In his famous book, “On the Road,” author Jack Kerouac, having spent a night on a bench in the train station and then run out of town, famously decried Harrisburg as, “Cursed city!”
That thought beat through my brain as I read the latest missive to the cursed— “Harrisburg City School District: Agreed Upon Procedures and Technical Consulting Report”—otherwise known as the state Department of Education’s financial audit, which was released today.
For the past decade, the city of Harrisburg has been pulling itself out of the financial crater following former Mayor Steve Reed’s 28 years in office. And now this.
But at least Reed got maybe $500 million of value from the $1 billion in debt he piled onto the city’s credit card. A terrible return, for sure, but it’s hard to discern what exactly Harrisburg and its children got from nine years of Superintendent Sybil Knight-Burney and her crew.
Oh, actually, it’s not. It’s in the report:
- Over $3.8 million in “questioned costs and unsupported expenditures”
- The cost of health benefits inappropriately continued to more than 100 terminated employees
- A quickly disappearing general fund balance
- A lack of financial oversight and controls
- An acting business manager utterly unqualified for his job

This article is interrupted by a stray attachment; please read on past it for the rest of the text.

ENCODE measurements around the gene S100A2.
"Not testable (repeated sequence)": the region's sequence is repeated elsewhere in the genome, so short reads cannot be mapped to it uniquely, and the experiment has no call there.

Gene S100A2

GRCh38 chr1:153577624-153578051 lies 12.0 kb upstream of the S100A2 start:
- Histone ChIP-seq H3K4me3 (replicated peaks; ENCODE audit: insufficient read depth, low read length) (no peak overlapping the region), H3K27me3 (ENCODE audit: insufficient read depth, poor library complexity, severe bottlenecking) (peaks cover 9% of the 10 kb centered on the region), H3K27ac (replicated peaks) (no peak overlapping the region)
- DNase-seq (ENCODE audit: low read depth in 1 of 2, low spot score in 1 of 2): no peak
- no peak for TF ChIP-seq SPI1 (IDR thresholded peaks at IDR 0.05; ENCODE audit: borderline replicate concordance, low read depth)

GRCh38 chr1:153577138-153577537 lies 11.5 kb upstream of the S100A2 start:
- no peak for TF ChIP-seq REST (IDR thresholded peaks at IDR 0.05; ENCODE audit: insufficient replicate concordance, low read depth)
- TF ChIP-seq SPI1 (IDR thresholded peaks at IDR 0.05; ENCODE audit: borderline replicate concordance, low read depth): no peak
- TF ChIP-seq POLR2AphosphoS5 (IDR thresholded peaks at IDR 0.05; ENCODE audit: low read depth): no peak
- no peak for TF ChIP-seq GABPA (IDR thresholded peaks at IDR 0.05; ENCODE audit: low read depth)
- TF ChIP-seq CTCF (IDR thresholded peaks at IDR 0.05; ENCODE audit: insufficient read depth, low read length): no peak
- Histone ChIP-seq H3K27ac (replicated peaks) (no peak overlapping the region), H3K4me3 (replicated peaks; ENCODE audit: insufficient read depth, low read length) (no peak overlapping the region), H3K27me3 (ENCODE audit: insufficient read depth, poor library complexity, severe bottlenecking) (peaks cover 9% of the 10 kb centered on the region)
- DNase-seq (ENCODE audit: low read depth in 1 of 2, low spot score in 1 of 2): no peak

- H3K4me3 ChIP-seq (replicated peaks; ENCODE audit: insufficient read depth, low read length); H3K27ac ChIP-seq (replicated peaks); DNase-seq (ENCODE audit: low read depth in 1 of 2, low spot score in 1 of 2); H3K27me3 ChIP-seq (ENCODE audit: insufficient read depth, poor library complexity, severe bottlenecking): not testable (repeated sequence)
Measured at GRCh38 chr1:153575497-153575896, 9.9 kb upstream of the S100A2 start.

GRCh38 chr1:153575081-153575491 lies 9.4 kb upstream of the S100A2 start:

- Cafeteria operations running enormous deficits
- An uncertified school nurse who provided students with medical services
- Frequent overpayment of contractors
- Rampant errors in personnel records
- A “history of inadequate ‘Tone at the Top’ and poor ethical values”
I could go on and on, but perhaps you should just read the report by the consultant, Wessel & Co., for yourself. Harrisburg City SD – AUP and Consulting Report 2016-2018
This, of course, is just the latest horrible district news, building upon years of poor student achievement, large and small scandals, a lack of transparency and accountability, and, now, missing computers and financial data.
In 2011, the commonwealth of Pennsylvania placed the city government into receivership, which, though we didn’t know it at the time, ended up being the first step in restoring Harrisburg to relative financial health.
In comparison, the school district’s fiscal situation, while very bad, is actually not as terrible as the city’s was—to the extent that “not bankrupt” is an improvement.
Like the city, though, the district will need to rebuild its top leadership, its financial and management systems and the public confidence—no small order. Of course, it has the extra responsibility of providing a decent education for Harrisburg’s children, which is supposed to be its core mission.
In 2014, Harrisburg emerged from state receivership still shaky, but it allowed the city to set the stage for more responsible leadership, which, thankfully, arrived. Here’s hoping that, after a three-year receivership, we’ll be able to say the same for the Harrisburg school district—that it pushed reset, stabilized and rebounded.
Then, perhaps finally and forever, Harrisburg can shake off Kerouac’s term, “cursed city.”
Lawrance Binda is editor-in-chief of TheBurg.